The Court based its decision on the language of the federal bribery statute, 18 U.S.C. § 201. That statute defines bribery, in part, as a public official accepting something of value in exchange for agreeing to be influenced in the performance of any “official act.” It further defines “official act” as “any decision or action on any question, matter, cause, suit, proceeding or controversy, which may at any time be pending, or which may by law be brought before any public official . . . . ”
The evidence had shown that McDonnell made phone calls on Williams’s behalf, arranged meetings for Williams with other Virginia government officials, and hosted a product launch event for Anatabloc at the Governor’s mansion. The Court held that these actions, standing alone, did not amount to “official acts” and could not support a bribery conviction.
The Court broke its analysis down into two steps, focusing on the precise language of the official act definition. First, one must identify the relevant “question, matter, cause, suit, proceeding or controversy” to which the alleged bribe relates. This language, the Court held, connotes a “formal exercise of government power, such as a lawsuit, hearing, or administrative determination.” It suggests something that is “relatively circumscribed – the kind of thing that can be put on an agenda, tracked for progress, and checked off as complete.”
Second, the Court said, the public official must agree to take a “decision or action” “on” the relevant matter, suit or controversy. This requires that the official take some steps to address or decide the matter, or to influence or advise others to do so. In particular, the requirement that the decision or action be “on” the matter – and not merely “about” or “related to” the matter – suggests the official is working to resolve it somehow.
The Court concluded that McDonnell’s actions did not amount to official acts under this analysis. There were several Anatabloc-related issues that could constitute a “question, matter, cause, suit, proceeding, or controversy.” But simply making phone calls or arranging meetings did not amount to “decisions or actions on” any of those questions. McDonnell introduced Williams to various officials and extended other political courtesies related to Anatabloc. But McDonnell did not himself take steps to resolve any of the matters or pressure others to do so. Accordingly, the Court concluded, a bribery conviction based on McDonnell’s actions could not stand.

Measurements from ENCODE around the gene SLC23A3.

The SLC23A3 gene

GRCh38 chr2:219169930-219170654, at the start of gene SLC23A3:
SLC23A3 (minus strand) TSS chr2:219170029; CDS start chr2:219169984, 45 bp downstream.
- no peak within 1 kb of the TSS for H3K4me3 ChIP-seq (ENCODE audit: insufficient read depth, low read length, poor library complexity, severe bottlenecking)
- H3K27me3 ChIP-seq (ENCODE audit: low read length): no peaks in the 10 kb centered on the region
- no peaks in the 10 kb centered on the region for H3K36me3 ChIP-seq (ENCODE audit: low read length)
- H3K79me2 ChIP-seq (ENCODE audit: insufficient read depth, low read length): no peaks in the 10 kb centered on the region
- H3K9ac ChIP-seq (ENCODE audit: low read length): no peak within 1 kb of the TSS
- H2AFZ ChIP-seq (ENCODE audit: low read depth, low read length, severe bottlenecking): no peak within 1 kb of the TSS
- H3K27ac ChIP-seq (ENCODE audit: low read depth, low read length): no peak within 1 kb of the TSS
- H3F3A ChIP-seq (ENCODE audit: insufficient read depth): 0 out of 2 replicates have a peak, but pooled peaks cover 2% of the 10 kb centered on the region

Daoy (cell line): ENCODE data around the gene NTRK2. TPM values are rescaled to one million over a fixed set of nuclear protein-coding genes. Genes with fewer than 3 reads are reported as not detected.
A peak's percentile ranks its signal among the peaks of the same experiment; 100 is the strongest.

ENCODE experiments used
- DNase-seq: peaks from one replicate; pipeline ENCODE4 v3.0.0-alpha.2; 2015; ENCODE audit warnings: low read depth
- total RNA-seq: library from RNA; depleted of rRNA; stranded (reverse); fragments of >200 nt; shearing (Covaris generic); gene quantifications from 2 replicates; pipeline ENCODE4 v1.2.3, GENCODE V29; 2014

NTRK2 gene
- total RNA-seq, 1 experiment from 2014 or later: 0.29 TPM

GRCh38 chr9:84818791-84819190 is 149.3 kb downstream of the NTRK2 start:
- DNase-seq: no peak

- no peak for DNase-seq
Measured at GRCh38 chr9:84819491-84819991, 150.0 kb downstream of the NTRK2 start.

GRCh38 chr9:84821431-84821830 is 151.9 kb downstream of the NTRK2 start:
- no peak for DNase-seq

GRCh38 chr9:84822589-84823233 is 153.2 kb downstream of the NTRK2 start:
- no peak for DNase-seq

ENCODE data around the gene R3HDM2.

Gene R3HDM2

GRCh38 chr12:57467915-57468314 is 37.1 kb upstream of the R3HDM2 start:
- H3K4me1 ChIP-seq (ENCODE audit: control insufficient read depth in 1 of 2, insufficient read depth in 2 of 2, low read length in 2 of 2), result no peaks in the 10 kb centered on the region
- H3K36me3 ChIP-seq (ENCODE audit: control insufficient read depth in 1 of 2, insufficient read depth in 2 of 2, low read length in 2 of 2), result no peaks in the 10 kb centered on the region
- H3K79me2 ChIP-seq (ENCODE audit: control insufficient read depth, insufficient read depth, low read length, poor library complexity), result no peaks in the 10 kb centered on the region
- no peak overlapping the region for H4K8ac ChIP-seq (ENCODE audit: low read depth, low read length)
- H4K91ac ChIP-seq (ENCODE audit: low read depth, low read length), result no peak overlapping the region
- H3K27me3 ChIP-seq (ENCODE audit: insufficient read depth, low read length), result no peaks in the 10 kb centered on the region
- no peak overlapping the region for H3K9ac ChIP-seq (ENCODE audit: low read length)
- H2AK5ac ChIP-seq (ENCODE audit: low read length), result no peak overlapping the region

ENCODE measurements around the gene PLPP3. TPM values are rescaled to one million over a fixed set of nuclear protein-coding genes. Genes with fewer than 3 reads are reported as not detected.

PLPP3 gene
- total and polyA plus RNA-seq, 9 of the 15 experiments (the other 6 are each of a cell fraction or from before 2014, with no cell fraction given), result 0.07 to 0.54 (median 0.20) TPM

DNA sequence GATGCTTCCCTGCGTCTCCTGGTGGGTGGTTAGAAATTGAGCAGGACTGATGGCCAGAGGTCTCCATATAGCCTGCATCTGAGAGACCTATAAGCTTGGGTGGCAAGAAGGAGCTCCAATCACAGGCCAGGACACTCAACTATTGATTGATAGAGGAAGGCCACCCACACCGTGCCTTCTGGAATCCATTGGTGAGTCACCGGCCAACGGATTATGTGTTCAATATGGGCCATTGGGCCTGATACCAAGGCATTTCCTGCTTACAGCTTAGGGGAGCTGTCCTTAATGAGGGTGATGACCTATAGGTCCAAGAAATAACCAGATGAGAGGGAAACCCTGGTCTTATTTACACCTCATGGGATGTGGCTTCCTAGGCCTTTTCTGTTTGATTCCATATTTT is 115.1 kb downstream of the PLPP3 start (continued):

Did Senator Menendez Perform “Official Acts?”
Even before McDonnell was decided, Senator Menendez had filed motions arguing he had not performed any official acts. The trial court denied those motions back in 2015. Now, in the wake of McDonnell, Menendez will undoubtedly renew those arguments.
If we follow the Supreme Court’s two-step approach from McDonnell, it’s pretty easy to define the relevant “question, matter, cause, suit, proceeding or controversy” for each aspect of Menendez’s case:
1) Should the State Department grant a visa to allow this individual to enter the United States?
2) Should the U.S. government work to persuade the Dominican government to implement the port security contract?
3) Should HHS modify its rules concerning the dosing of a particular eye medication? Or, more specifically, should the Department pursue its claims against Dr. Melgen about alleged overdosing?
Each of these is a circumscribed issue, a question that could be put on an agenda and checked off as resolved. They are the type of specific administrative or policy matters that McDonnell requires.
Menendez will argue that he, like McDonnell, did not take any “decisions or actions on” the defined matters. But Menendez’s actions were much more substantial than McDonnell’s. Menendez did not simply arrange meetings for Melgen or introduce him to other officials. The Senator himself attended various meetings and otherwise advocated for Melgen’s interests. Unlike McDonnell, Menendez was actively engaged in trying to influence the outcome of the matters in question.
An official act must also involve a matter that is “pending, or which may by law be brought before any public official . . . . ” Menendez will also argue that the identified matters were never pending before him and that he did not have the power to decide them. As a result, he will claim, his advocacy on these matters cannot amount to official acts by him.